Most notably, they gutted the requirement that borrowers who wanted their loans forgiven maintain their prepandemic head counts. And they reduced the percentage of the loan that borrowers seeking forgiveness had to spend on payroll, to 60 percent from 75 percent.
That allowed business owners to spend more of the money on rent, utilities and other expenses. (Some of those payments, in turn, propped up other industries: An analysis last year found that Paycheck Protection Program money reduced commercial mortgage delinquencies.)
Out of the roughly $510 billion the program lent in 2020, a maximum of $175 billion — about 34 percent — went to paying workers who would have lost their jobs, Dr. Autor’s team found. Money that didn’t specifically preserve jobs was effectively a windfall for business owners — on the whole a wealthy group.
“This program was highly, highly regressive,” Dr. Autor said, using the economic term for policies that favor the richest.
Lawmakers in both parties have backed the Paycheck Protection Program — it was created during the Trump administration and distributed an additional round of funding after President Biden took office — in part because every congressional district is filled with entrepreneurs like Ms. Kelly.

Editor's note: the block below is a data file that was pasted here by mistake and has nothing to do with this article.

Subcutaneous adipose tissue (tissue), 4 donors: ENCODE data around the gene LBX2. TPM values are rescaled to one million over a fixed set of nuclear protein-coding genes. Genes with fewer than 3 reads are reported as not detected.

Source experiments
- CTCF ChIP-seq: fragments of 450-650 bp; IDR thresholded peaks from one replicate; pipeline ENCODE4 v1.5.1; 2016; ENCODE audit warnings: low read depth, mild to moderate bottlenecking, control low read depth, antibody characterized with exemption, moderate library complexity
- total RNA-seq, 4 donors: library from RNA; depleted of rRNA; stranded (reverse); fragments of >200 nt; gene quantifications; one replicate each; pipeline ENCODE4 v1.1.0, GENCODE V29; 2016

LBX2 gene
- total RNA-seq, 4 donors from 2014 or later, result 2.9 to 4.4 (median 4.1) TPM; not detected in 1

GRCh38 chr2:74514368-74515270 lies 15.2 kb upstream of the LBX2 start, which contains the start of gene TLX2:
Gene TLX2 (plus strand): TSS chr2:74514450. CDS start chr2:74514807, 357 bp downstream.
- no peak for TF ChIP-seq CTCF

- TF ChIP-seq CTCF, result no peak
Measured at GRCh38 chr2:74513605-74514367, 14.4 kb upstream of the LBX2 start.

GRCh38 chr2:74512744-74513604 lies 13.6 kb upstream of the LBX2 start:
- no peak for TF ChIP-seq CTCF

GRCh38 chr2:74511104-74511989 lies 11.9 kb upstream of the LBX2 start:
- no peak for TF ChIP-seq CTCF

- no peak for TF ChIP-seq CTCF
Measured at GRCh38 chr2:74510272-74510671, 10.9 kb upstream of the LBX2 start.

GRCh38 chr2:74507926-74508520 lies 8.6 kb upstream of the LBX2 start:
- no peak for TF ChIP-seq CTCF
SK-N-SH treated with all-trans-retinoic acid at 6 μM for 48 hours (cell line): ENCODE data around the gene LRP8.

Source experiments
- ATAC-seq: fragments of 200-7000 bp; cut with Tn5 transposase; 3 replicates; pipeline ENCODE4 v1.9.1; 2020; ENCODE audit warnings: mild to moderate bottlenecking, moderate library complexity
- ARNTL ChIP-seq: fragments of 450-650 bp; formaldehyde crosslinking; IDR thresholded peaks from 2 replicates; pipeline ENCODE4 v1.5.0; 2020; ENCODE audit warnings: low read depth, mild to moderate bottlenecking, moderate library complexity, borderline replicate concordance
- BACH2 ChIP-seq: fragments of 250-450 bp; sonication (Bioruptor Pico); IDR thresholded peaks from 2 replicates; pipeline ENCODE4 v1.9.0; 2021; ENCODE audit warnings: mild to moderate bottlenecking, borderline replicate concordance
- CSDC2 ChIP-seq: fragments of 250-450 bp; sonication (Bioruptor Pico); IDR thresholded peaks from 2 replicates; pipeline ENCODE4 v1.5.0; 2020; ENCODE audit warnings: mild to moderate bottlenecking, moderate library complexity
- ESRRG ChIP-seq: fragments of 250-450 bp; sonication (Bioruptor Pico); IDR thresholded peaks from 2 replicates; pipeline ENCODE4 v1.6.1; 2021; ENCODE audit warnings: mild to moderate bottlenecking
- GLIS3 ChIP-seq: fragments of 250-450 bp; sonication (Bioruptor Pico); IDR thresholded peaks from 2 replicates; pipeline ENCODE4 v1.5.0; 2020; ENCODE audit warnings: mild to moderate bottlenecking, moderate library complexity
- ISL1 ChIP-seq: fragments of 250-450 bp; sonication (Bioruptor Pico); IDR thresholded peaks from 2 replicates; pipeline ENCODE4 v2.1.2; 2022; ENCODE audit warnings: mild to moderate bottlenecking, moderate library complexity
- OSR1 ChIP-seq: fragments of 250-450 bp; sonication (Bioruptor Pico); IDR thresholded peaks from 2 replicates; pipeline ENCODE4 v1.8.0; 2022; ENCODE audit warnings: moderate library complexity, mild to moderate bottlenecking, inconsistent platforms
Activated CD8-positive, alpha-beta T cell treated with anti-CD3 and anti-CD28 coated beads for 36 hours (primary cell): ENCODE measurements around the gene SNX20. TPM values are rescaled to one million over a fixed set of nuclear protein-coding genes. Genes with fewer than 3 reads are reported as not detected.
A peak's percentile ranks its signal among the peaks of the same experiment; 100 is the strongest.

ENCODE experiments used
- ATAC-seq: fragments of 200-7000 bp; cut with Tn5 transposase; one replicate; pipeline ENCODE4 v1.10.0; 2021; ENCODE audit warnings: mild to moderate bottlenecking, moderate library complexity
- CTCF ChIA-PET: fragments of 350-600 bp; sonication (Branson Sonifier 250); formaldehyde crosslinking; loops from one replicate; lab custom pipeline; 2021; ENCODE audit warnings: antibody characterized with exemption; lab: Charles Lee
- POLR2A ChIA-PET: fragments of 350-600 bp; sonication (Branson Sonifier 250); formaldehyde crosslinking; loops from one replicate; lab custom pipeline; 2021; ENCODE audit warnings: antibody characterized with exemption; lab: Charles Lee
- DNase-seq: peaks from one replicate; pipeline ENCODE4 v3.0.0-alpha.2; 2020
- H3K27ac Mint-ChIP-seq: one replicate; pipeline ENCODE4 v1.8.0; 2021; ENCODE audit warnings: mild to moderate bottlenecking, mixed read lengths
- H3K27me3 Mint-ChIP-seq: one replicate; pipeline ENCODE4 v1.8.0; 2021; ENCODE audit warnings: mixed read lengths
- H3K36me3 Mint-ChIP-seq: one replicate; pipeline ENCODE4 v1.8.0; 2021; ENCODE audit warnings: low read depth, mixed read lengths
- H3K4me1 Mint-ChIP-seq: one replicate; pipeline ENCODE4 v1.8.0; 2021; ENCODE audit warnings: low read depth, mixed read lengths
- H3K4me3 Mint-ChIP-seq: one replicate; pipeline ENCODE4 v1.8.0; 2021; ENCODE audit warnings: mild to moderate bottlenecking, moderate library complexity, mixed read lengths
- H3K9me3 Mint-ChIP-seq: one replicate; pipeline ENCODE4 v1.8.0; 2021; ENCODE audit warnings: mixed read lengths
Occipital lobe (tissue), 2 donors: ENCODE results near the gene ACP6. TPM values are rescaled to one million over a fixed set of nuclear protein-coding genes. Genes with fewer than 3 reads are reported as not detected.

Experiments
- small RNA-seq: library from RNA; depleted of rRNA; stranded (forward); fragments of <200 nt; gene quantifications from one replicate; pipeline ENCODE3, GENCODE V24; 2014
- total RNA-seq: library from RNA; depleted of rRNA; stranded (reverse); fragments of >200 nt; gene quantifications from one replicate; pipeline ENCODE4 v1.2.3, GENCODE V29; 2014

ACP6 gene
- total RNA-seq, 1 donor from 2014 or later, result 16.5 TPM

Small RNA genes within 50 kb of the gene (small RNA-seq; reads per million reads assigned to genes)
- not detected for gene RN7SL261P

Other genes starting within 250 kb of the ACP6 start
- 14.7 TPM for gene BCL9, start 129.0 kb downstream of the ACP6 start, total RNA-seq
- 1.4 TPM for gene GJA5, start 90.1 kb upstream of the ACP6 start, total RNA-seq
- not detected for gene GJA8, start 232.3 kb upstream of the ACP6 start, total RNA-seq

Senator Marco Rubio, a Florida Republican, speaks glowingly of Island Grove Wine, a winery and wedding site that the pandemic turned into “a money pit,” in the words of its owner. Representative Carolyn Bourdeaux of Georgia, a Democrat, praised the program for giving local mainstays like the Aurora Theater, an arts venue, “the resources they need to get back on their feet.”
And Representative Steve Chabot, an Ohio Republican, brought Dr. Rich Coleman, owner of Four Paws Animal Hospital, to a House hearing. Dr. Coleman testified that the program had allowed his 34 employees “to go home every night knowing that they could pay their rent, feed their family and, more importantly, feed the massive amounts of pets that they own.”